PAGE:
Opinion: The motherhood narrative

‘I’m tired of the repeated public mudslinging against women.’
As the divorce of Joe Jonas and Sophie Turner was announced, so began the public dismantling of her image. Photo: Bruce Glikas/Wireimage

I was waiting for it, and it turned out I didn’t have to wait too long. As the divorce of Joe Jonas and Sophie Turner was announced, so began the public dismantling of her image. Apparently, she dresses too sexy for a mother of two, and she prefers going out to staying at home with alleged homebody Joe. I say alleged because out of all three Jonas brothers, he always seemed to be the one most likely to turn up at a rave between the thighs of an actress. It was him who infamously broke up with Taylor Swift in a 25-second phone call and earned himself several barbed songs for his efforts.

So, I suppose the next question is, why should we care about these two people we don’t know? And this is where today’s article actually begins.

I’ve repeatedly seen the public mudslinging against women happen, and I’m tired of it. People get married, they have children, and between the breastfeeding and the dirty bathwater, women are expected to disown every other part of themselves and content themselves solely with being someone’s mum. God forbid they still wear a mini skirt, openly enjoy a glass of wine, or like going out with their friends – they’re mothers now and should probably wear long tents to cover themselves when they leave the house. As usual, these standards don’t seem to apply to men.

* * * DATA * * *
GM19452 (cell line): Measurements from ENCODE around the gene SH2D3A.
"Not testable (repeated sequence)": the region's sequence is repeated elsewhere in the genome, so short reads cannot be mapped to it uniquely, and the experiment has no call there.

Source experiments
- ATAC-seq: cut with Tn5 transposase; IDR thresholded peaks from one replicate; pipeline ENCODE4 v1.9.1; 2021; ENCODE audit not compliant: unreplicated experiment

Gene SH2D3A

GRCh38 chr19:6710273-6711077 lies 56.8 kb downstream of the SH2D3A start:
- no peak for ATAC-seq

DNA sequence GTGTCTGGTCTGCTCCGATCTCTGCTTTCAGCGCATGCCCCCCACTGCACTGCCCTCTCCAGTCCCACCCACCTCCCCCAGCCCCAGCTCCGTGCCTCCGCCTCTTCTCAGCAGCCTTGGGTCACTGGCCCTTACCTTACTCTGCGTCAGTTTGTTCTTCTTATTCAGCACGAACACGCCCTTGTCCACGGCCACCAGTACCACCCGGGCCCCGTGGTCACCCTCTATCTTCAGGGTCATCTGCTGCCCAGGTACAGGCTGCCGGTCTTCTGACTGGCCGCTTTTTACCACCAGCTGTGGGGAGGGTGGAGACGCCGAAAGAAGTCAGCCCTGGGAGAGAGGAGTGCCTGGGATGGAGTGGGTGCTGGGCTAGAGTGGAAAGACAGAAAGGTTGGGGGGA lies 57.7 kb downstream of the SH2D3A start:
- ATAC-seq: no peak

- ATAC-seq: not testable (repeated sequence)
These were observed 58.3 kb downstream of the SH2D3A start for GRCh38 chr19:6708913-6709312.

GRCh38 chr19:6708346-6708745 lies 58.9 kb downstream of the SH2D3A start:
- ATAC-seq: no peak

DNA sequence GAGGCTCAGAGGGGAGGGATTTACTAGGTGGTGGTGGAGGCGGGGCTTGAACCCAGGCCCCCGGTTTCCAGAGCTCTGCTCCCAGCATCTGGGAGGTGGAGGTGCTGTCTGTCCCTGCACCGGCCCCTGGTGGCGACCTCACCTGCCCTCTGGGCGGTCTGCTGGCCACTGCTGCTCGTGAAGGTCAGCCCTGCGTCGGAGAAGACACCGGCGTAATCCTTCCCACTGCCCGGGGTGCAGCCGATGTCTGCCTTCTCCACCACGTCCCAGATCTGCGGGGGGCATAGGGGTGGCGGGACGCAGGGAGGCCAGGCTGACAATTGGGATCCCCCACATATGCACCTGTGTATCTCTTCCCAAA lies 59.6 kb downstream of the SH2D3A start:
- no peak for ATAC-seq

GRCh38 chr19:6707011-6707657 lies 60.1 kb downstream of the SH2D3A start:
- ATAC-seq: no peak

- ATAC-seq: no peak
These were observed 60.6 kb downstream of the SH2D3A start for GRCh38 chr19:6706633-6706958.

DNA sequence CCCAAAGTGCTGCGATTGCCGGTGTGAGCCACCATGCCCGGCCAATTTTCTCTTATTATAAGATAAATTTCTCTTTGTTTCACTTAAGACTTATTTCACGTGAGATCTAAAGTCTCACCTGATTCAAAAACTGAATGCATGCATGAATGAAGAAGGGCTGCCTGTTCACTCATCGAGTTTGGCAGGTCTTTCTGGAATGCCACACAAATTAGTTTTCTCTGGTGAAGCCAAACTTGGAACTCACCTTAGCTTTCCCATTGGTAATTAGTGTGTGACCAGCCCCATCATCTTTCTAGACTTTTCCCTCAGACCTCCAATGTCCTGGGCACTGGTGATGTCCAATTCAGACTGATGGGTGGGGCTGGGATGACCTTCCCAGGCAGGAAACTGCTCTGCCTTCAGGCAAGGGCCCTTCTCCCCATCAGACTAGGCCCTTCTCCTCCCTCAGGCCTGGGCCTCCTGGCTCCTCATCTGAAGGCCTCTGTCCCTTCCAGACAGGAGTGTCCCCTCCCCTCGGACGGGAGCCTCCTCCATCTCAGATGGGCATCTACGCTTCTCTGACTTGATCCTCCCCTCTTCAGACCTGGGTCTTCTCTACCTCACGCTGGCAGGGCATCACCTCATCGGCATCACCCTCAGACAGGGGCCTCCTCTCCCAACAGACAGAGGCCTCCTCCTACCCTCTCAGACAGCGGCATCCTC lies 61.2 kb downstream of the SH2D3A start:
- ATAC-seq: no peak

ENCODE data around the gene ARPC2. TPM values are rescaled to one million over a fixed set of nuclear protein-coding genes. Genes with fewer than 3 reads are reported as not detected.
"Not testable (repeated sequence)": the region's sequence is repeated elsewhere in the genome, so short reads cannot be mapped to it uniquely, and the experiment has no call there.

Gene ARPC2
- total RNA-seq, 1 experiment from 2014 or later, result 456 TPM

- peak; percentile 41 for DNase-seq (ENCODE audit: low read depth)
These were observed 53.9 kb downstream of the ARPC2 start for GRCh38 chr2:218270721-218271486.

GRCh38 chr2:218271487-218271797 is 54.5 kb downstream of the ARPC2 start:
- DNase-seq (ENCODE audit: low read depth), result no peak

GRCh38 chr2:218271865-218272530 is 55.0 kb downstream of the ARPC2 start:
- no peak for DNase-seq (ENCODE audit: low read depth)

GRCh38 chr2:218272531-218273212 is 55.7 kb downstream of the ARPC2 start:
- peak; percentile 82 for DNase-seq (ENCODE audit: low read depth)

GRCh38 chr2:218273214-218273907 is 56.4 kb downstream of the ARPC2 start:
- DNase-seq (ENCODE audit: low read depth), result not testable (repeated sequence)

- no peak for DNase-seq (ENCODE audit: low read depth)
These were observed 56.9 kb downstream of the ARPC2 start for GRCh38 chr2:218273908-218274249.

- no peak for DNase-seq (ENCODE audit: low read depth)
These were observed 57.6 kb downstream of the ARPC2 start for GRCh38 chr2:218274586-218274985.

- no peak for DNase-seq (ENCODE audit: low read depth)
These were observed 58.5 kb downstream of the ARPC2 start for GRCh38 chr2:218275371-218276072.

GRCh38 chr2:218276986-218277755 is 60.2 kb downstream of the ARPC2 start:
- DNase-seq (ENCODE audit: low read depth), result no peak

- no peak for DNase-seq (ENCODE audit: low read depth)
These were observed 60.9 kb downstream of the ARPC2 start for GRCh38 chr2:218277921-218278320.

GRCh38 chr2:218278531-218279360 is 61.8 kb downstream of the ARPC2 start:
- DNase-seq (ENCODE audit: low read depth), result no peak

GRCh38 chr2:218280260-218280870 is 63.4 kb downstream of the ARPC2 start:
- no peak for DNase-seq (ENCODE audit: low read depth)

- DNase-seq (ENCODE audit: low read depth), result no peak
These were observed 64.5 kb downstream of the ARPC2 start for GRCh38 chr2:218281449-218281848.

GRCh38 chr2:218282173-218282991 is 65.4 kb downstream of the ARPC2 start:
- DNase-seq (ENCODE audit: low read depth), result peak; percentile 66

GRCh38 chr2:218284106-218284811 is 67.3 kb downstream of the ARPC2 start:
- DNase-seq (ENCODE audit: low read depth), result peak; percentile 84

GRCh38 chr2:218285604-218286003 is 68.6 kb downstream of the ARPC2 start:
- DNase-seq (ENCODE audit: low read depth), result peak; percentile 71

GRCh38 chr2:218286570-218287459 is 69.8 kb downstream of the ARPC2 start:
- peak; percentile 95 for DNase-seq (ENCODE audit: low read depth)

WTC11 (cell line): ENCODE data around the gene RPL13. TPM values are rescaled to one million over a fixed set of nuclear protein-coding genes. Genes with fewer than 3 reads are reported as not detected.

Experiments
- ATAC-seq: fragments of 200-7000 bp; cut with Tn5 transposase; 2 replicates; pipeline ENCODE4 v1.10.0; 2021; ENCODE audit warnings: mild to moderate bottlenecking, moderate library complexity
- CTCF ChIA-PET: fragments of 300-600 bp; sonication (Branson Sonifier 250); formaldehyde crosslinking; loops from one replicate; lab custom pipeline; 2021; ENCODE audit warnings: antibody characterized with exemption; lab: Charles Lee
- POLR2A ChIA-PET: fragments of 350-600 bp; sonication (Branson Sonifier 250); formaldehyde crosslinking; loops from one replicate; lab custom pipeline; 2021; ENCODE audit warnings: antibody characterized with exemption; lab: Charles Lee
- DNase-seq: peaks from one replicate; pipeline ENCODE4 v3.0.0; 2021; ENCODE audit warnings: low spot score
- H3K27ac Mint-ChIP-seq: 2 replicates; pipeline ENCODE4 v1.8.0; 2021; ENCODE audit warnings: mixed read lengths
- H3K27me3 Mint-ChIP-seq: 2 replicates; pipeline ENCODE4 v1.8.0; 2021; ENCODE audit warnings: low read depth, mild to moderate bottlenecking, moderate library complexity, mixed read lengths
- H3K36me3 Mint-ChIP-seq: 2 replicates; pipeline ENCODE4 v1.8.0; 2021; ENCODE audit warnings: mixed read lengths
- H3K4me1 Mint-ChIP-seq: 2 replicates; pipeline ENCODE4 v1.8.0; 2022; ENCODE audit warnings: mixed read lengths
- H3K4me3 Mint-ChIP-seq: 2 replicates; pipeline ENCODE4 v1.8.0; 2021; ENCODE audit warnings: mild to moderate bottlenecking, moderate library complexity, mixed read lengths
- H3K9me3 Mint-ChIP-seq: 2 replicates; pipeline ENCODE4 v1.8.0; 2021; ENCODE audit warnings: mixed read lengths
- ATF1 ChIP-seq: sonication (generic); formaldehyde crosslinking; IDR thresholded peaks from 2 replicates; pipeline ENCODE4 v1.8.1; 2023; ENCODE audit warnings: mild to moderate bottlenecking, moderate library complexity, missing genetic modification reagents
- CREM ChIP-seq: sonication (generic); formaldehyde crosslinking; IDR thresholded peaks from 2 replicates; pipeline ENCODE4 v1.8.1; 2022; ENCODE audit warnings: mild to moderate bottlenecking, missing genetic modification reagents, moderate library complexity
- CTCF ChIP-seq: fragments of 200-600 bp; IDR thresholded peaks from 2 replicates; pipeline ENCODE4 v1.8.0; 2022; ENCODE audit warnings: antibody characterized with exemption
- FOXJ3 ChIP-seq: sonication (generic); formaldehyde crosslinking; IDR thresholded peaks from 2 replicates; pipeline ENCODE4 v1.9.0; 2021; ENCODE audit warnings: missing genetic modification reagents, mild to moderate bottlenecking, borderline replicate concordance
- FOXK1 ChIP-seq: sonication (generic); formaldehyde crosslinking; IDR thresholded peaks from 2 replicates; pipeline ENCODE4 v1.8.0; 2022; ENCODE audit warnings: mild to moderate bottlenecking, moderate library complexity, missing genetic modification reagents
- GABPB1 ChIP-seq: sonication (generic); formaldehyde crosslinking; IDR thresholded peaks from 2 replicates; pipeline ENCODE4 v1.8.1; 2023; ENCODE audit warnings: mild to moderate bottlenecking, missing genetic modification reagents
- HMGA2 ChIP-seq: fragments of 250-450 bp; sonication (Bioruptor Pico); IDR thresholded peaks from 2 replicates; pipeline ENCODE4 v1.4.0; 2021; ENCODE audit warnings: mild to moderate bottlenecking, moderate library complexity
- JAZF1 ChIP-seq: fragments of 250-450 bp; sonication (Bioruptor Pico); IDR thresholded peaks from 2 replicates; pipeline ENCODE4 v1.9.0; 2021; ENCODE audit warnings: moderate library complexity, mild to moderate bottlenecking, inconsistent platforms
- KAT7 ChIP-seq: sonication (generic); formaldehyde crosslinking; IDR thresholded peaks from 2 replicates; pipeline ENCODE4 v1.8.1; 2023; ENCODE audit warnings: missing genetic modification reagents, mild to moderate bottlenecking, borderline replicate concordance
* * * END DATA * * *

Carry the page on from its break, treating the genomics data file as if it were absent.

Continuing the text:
This idea of motherhood trumping everything is bad enough when women stay in their marriages or relationships but becomes almost intolerable when something goes awry, and the union dissolves.

Just look at the media and feel exhausted. Breakups happen all the time, and yet, if you’re a mother and people can’t seem to find some very obvious and acceptable cause, somehow, the buck falls to you. It’s the mother who couldn’t make the relationship work, the mother who was too emotional, the mother who went out too much, the mother who had no time for her partner. On and on and on it goes while the father gets off scot-free unless he’s been caught cheating (and even then, people will find excuses for why he strayed).

What has made me happy in the Turner–Jones case, though, is that none of the younger generation are buying into this Madonna-Whore rubbish we’ve been spoon-fed for hundreds of years. Unlike my age group, this lot is hellbent on breaking cycles, and I can’t help but love them for it. The minute the tabloids started peddling their filth, many stood up and said, “Not today, Satan”.

Being a mother doesn’t turn you into a saint; it also shouldn’t erase every other part of you because you and your children will suffer in the long run. Sofia Turner deserved better treatment during an already heart-wrenching time. We all do.

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